Sunday, May 2, 2010

What's Cooking: Italian Braised Beef

This first appeared in the May, 2010 edition of the Left Hand Valley Courier in my "What's Cooking" column.

Living To Cook

When I saw that Michael Symon had a cookbook out, I was pretty excited. Although he’s an Iron Chef, to me he seemed like the kind of guy who would make homestyle dishes. When I saw the Italian braised beef recipe was his mother’s, I had to give it a try.

An ingredient in Symon’s beef recipe is his grandmother’s tomato sauce, but that was too long to include in the newspaper column, so I suggested using a favorite tomato-based pasta sauce or even really good canned crushed tomatoes.

When I made this, I went all the way and used Symon’s sauce which simmers for 8 hours. It was definitely worth a try, and I ended up with enough to freeze after using what I needed for the beef.

Italian Braised Beef With Root Vegetables
Adapted from “Michael Symon’s Live to Cook” by Michael Symon
When I made this recipe, I added more carrots and bought a large celery root. One carrot to three pounds of beef wasn’t quite enough vegetation for me.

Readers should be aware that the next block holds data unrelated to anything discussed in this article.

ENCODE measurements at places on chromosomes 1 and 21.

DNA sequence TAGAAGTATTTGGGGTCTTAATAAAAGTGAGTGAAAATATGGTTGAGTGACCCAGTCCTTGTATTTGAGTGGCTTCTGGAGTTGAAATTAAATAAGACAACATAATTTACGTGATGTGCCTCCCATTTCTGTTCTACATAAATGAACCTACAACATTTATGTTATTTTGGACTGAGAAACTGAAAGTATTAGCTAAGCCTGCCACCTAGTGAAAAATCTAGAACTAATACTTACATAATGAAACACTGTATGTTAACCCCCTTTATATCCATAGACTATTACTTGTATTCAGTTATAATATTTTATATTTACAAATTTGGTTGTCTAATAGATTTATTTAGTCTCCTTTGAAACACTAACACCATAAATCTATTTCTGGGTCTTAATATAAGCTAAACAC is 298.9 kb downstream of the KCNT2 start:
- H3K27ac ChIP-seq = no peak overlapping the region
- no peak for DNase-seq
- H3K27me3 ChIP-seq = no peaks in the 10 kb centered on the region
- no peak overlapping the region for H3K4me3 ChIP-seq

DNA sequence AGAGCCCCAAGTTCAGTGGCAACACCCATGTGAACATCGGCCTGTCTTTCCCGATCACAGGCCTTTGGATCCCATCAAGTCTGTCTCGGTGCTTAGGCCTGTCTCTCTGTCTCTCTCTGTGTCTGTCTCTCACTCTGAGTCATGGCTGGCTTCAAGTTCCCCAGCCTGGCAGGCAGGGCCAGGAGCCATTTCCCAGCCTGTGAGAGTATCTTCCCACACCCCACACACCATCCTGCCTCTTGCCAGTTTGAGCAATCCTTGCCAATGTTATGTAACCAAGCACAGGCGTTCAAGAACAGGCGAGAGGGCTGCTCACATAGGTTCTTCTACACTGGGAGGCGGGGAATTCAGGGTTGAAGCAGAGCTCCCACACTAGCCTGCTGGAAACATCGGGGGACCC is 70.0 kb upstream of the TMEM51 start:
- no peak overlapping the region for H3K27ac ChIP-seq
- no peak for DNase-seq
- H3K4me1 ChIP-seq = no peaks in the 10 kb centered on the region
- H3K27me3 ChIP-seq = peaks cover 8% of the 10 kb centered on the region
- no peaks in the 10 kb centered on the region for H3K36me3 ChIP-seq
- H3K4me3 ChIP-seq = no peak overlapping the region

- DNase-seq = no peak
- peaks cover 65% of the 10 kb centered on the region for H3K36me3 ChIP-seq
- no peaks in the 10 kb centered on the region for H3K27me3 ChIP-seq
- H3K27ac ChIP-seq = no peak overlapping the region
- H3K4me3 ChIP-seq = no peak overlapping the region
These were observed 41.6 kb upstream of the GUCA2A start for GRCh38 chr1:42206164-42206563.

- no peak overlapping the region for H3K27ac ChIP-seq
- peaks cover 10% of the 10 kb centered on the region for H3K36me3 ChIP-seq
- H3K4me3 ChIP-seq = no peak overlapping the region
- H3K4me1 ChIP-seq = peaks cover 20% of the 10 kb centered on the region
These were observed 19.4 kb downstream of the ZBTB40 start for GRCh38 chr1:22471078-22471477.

3-pound rump roast
Kosher salt
Freshly ground pepper
3 tablespoons olive oil
1 carrot, peeled and cut into 1-inch chunks
1 onion, coarsely chopped
1 small celery root, peeled and cut into 1-inch chunks
4 garlic cloves, minced
1 cup red wine

2 cups Yia Yia’s Sunday Sauce (or substitute)
2 bay leaves

Preheat the oven to 300 degrees and season the meat liberally with salt and pepper. Season it as much as a day in advance, if you like. Take the meat out of the fridge 30 minutes before you cook.


Heat the olive oil in a large Dutch oven, until it is nearly smoking. Sear the meat well on all sides then remove it to make room for the vegetables. Brown the vegetables, then add the garlic and cook a minute or two longer.

Add the wine, scrape up any brown bits on the bottom, then add the tomato sauce, 1 cup of water, and the bay leaves. Return the beef to the pot, bring the liquid to a simmer, and taste for seasoning, adding salt if necessary.

Cover the pot and place it in the oven. Cook for 3 hours (or up to 5 hours at local altitude), basting the meat once in a while during cooking.

Discard the bay leaves before serving. The meat can be cut or shredded. Or, as I did since it needed to cook so much longer than planned, let it cool then refrigerate overnight and cut it the next day before reheating it in the sauce. Serve over noodles or polenta.

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